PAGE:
Theories of Personality
Questions regarding mind versus body, nativism versus empiricism, nature versus nurture, and genetic components of behavior have been examined over the decades in hope of understanding the human personality. The goal has been to arrive at a unifying theory of human nature. For example, are we inherently aggressive? Freud said yes; humanists like Carl Rogers and Abraham Maslow said no. Sigmund Freud believed aggression and emotional traps are rooted in a person’s early childhood experience—especially the dynamics of one’s relationship with a parent or primary care giver. B.F. Skinner described a form of learning in which a voluntary response is strengthened or weakened depending on its association with either positive or negative consequences. The strengthening of a response occurs through reinforcement. Skinner called this theory “operant conditioning.”
Maslow created a visual, which he termed the “hierarchy of needs.” This pyramid depicts various levels of physical and psychological needs that a person progresses through during their lifetime (6). Frustration at any level of “actualization” makes it nearly impossible to move to the next level. For example, if a child’s physiological needs are not met, developing a sense of safety and security is difficult to achieve. Albert Bandura’s Social Learning Theory states that virtually all forms of behavior can be learned (good traits and bad) simply through observational learning. Although he did not believe man precisely mimics those whom he or she observes, he believed man makes a deliberate, conscious decision to behave in the same way. This is crucial for understanding why violent men often come from a violent home (7).
Personality is one of man’s most important assets. It shapes our experiences from birth and will do so as we get older. It impacts our accomplishments, expectations, health, options, and behavior. For example, someone with a terrific personality is affable, pleasant, nice to be around, easy to get along with. Someone with a terrible personality may be aloof, hostile, aggressive, unfriendly, dominating, difficult to get along with. Many forces and factors shape personality during childhood and young adulthood. After that, our personalities stay pretty much the same throughout our lives. A new study shows a correlation between personality traits observed in children (as young as first graders) and adult behavior. Does the child share? Is he or she aggressive or demure; sociable or shy? Christopher Nave says, “We remain recognizably the same person” (8).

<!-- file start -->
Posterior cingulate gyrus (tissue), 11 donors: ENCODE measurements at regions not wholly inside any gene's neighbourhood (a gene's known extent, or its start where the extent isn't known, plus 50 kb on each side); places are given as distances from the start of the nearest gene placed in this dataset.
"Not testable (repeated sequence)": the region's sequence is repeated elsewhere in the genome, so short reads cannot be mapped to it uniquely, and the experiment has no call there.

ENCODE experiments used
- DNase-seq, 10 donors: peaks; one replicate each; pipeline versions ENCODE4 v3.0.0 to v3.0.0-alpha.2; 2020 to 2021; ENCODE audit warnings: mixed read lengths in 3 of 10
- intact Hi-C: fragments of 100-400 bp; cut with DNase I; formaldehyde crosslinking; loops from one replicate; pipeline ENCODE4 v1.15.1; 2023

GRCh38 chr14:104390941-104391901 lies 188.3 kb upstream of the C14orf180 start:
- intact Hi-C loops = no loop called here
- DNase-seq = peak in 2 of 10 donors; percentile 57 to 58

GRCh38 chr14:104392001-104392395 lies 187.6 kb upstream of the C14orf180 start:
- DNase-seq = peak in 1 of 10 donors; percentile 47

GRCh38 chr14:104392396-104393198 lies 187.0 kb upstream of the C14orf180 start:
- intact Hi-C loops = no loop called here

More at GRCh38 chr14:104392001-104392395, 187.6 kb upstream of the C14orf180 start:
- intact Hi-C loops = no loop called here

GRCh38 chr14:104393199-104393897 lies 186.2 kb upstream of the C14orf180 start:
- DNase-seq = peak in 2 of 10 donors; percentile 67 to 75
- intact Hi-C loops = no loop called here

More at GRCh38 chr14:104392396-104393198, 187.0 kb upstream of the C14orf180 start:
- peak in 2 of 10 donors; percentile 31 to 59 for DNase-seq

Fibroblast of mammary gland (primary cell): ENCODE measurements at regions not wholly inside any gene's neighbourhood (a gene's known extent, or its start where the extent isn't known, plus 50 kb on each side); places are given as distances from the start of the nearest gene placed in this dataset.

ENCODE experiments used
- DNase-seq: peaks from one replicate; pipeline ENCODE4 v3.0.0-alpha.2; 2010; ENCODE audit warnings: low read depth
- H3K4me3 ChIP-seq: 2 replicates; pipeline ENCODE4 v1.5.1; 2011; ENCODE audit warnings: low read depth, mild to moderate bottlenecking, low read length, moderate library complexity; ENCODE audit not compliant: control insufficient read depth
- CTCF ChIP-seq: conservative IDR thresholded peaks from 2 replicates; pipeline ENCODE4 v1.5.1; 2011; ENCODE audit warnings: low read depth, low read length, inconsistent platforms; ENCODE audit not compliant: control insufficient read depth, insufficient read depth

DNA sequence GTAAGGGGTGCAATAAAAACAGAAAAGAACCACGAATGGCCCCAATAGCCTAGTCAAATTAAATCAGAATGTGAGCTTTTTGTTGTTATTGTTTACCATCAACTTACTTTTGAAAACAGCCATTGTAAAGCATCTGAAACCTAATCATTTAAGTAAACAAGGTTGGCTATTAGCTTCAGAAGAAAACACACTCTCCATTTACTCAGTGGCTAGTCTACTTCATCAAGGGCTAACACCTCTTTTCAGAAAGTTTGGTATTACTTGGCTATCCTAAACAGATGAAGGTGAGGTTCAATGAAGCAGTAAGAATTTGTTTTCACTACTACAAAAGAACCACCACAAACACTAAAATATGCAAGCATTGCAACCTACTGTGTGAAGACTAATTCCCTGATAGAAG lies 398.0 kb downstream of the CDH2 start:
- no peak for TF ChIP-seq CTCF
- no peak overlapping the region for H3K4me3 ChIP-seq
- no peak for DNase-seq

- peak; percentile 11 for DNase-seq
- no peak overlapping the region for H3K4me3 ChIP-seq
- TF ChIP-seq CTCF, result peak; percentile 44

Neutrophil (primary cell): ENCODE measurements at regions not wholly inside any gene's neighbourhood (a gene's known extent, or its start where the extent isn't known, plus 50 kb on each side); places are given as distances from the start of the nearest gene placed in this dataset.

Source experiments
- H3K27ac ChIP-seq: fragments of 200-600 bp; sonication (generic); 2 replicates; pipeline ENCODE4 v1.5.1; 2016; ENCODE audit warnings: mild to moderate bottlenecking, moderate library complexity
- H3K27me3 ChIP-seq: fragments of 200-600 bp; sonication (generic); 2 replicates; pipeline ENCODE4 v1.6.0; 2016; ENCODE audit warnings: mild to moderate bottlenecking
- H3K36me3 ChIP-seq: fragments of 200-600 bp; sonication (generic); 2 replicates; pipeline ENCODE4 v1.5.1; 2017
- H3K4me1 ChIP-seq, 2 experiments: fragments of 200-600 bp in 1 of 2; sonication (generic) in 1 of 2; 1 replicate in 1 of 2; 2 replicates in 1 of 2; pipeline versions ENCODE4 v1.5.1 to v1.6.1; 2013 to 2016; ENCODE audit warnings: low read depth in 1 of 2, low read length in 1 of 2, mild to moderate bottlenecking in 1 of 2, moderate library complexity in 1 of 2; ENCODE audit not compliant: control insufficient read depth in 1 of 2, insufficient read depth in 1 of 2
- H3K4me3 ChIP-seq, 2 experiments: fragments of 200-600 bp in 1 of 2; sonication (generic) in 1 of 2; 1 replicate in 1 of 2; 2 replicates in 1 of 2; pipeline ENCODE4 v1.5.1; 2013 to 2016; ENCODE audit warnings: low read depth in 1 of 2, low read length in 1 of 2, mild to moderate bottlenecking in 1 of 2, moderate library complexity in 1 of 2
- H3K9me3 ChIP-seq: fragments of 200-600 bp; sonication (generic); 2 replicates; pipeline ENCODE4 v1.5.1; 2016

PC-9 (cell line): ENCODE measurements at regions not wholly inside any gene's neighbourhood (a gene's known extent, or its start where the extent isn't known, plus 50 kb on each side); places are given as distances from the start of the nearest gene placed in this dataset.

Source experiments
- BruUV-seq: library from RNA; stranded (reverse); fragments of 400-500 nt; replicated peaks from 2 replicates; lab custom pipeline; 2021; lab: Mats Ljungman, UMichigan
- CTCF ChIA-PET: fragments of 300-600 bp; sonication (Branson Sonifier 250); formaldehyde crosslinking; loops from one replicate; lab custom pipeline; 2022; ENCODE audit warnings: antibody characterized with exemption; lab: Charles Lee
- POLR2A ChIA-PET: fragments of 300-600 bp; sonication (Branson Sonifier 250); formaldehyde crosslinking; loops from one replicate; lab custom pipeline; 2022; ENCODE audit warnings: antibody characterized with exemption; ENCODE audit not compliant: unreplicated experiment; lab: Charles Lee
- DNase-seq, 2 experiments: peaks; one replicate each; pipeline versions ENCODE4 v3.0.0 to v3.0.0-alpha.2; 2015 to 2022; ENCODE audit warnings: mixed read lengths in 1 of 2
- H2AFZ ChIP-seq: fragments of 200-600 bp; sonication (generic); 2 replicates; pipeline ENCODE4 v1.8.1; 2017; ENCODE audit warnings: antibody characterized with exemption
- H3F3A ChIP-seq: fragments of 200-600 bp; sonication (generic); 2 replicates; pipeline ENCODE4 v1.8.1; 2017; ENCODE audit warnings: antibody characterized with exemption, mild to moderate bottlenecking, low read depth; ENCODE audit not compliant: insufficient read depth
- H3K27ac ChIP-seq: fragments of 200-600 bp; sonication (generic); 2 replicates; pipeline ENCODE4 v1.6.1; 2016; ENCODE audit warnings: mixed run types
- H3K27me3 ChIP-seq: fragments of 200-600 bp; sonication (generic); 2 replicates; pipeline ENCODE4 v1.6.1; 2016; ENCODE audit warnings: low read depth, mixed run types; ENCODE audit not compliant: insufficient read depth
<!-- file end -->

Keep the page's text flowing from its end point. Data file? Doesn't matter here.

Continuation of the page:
I believe it is unwise to resign people to “fate,” especially through such a glib and simplified approach as above. Personality is complex and changeable in different situations and with different people. I find myself vacillating at times depending on the social setting. I might drop an f-bomb in certain circles, but it is not likely I will do so while in church or while interacting with fellow believers or church leaders. I was often told during active addiction that I was a “Jekyll and Hyde.” Take a moment to consider how we hold many traits. Try writing down as many adjectives as you can think to describe what you are really like. If you do not hold yourself in high regard, whatever the reason, your list may present a dark and unhappy personality. The opposite will be true if you think well of yourself. Our personality is a collage of feelings we’ve adapted over the years in response to our environment—forces and factors that shape who we are. Personality refers to enduring characteristics, but these may change over time in response to new and forceful stimuli and circumstances.
Personality and Religion